The Summer Break is coming up! We know you’re looking to make the most out of it before the fraught of grade 10 kicks in. We have made the perfect reading list to accompany and suit your every mood. Do you want to get lost in another world? Have a comfortable read? Go on an adventure? Or perhaps delve into a heart-touching story? We have got you covered. These top 10 Summer 2024 reads will not only quench your thirst for reading and learning but will also give you a headstart for grade 10!

Get started with our carefully curated top ten with the help of our printable checklist at the bottom!

We also have an extensive list of books if you check this list off!

Here is Our Top 10 Reading list, with reviews from acclaimed critics

1. The Namesake by Jhumpa Lahiri 

“(And yes, this is certainly a novel that explores the concepts of cultural identity, rootlessness, tradition, and familial expectation – as well as the way that names subtly (and not so subtly) alter our perceptions of ourselves – but it’s very much to its credit that it never succumbs to the clichés those themes so often entail. Instead, Lahiri turns it into something both larger and simpler: the story of a man and his family, his life and hopes, loves and sorrows.” 

  • The Guardian, dated January 17, 2004
2. Purple Hibiscus by Chimamanda Ngozi Adichie 

“It is extremely engaging and not only is it a good laugh, but you get to travel along the journey of life with Kambili”

  • The Observer, dated October 27, 2015
3. Rebecca by Daphne du Maurier 

“Rebecca blends elements of psychological thriller, romance, and gothic horror. In many ways it is a retelling of Charlotte Bronte’s Jane Eyre, but with stranger and more fascinating twists. So rarely do ‘classics’ qualify as page-turners, but Du Maurier’s novel fits the bill. It’s compelling and compulsively readable.”

  • Review by Tristen Brudy on
4. Washington Square by Henry James 

“We read James not for his stories or his characters but for the one thing that can’t be adapted: his mind. We know it, in its arguments with itself, it’s endlessly refining discernment, its flickering shifts and glints of wisdom.”

  • Review by Mona Simpson in The New Yorker
5. Yerma by Federico García Lorca 

Lorca’s drama has a folkloric quality that can be summed up by a familiar children’s rhyme: the farmer wants a wife, the wife wants a child. Yet what happens after several barren summers when the wife is still trying, but the farmer is not trying nearly hard enough? Most interpretations focus on the anguish of Yerma’s continued failure to conceive in an oppressively Catholic, overtly superstitious society, which places faith in dubious fertility rites and regards childless women to be cursed.”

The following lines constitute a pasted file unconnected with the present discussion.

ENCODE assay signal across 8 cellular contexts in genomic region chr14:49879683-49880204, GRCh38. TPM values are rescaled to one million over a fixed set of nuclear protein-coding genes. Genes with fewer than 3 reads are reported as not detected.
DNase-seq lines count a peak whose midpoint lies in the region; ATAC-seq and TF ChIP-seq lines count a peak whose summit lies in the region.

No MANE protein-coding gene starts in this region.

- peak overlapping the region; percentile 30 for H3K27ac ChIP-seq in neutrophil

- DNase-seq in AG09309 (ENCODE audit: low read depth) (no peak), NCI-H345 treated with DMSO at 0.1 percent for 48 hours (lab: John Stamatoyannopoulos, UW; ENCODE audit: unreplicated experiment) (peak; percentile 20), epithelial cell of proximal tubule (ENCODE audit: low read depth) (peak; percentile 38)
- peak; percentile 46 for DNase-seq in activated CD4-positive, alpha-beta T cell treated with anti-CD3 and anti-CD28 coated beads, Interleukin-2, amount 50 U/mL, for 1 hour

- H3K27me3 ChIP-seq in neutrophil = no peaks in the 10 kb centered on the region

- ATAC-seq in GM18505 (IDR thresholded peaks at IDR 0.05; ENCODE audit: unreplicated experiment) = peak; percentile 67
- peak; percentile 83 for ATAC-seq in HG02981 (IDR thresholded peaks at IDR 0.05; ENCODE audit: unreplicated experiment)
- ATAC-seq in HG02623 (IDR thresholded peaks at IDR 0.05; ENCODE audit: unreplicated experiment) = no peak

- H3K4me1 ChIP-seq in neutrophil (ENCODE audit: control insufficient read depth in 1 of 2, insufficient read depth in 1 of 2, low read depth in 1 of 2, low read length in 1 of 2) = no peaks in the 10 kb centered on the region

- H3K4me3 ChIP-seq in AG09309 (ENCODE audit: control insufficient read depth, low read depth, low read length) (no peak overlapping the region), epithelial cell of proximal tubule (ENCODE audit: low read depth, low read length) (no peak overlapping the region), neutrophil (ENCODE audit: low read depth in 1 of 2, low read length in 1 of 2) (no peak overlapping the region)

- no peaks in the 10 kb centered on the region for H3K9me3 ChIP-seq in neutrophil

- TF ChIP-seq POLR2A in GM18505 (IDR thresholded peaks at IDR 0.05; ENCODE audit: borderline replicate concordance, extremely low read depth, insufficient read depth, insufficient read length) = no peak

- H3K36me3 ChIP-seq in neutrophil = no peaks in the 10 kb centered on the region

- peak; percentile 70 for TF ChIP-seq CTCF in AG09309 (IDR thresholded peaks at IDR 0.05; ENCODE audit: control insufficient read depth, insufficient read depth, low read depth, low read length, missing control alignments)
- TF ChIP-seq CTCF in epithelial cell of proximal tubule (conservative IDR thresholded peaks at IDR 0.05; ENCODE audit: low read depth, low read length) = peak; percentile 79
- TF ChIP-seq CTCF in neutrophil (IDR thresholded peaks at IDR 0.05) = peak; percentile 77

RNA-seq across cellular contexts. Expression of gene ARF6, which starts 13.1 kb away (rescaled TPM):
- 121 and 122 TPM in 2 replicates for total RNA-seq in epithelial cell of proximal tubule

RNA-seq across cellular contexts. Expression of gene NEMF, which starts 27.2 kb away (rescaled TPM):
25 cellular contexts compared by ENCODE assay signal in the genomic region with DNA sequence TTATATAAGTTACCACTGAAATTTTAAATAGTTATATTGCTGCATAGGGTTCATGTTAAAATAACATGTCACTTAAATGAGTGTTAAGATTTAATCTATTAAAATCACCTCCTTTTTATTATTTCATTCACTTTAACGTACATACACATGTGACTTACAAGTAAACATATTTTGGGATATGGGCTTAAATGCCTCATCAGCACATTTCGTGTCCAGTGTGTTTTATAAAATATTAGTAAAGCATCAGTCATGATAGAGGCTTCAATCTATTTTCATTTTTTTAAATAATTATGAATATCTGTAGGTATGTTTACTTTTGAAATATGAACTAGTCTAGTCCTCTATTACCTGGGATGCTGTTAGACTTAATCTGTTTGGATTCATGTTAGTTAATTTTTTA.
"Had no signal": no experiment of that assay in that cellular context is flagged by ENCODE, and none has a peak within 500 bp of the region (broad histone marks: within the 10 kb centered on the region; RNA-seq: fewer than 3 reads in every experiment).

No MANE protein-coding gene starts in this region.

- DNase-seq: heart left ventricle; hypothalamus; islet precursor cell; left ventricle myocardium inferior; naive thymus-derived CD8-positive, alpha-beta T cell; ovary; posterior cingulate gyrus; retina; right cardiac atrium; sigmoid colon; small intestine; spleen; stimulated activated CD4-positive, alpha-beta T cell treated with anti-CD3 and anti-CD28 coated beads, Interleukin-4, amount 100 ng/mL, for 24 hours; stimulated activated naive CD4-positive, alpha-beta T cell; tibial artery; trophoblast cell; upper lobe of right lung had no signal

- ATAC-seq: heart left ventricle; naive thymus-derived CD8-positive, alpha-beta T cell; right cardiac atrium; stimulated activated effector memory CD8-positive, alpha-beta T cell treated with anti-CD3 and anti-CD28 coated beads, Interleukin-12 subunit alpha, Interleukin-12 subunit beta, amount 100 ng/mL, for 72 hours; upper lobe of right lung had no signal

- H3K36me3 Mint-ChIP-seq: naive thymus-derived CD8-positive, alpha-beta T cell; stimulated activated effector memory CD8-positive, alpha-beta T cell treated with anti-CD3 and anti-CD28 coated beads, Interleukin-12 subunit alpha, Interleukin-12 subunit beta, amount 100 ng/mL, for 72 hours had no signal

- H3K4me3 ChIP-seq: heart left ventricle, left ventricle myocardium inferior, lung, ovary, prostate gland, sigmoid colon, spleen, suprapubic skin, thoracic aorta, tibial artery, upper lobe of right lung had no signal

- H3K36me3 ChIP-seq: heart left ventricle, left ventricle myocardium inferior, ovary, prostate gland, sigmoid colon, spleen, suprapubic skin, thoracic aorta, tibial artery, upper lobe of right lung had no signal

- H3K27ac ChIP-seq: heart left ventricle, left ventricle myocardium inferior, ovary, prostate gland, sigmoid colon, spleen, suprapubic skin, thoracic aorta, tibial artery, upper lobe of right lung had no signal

•  The Guardian, dated October 28, 2011
6. A Separate Peace by John Knowles 

“I thought ‘A Separate Peace’ was a marvelous book. It was beyond anything he ever did later and anyone else had done of that sort” 

  • Gore Vidal on John Knowles’ book “A Separate Peace”
7. A Taste of Honey by Shelagh Delaney

“a work of complete, exhilarating originality’ which provides a real escape from the middlebrow, middle-class vacuum of the West End”

  • Lindsay Anderson, prominent critic, of ‘The Taste of Honey’
8. Death and the King’s Horseman by Wole Soyinka 

“A magnificent play, Death and the King’s Horseman transcends categorization with moments of comedy, poetry, music, philosophy, and drama. Soyinka speaks beautifully on death, life, and human nature in the play, and Mary Moody Northen Theatre and ProArts give us the full range in their vibrant, captivating, and true production.”

  • Review on
 9. Crumbs from the Table of Joy by Lynn Nottage 

“The 17-year-old protagonist in Lynn Nottage’s “Crumbs From the Table of Joy” is free to indulge in Hollywood-fueled fantasies, but she also must confront the less glamorous reality of life in a troubled African-American family in Brooklyn in 1950.”

  • Review on
 10. A Streetcar Named Desire by Tennessee Williams

“All I can say is that Mr. Williams has written a strong, wholly believable play that, starting in a low key, mounts slowly and inexorably to its shocking climax.”

  • Review in The Theatre by Wolcott Gibbs in 1947

We’ve designed a printable version of our Top 10 reading list to help you track your progress and reflect on the book(s) as you read. 

You can download it using the button below. Feel free to print and share with your friends too.

Happy Reading!

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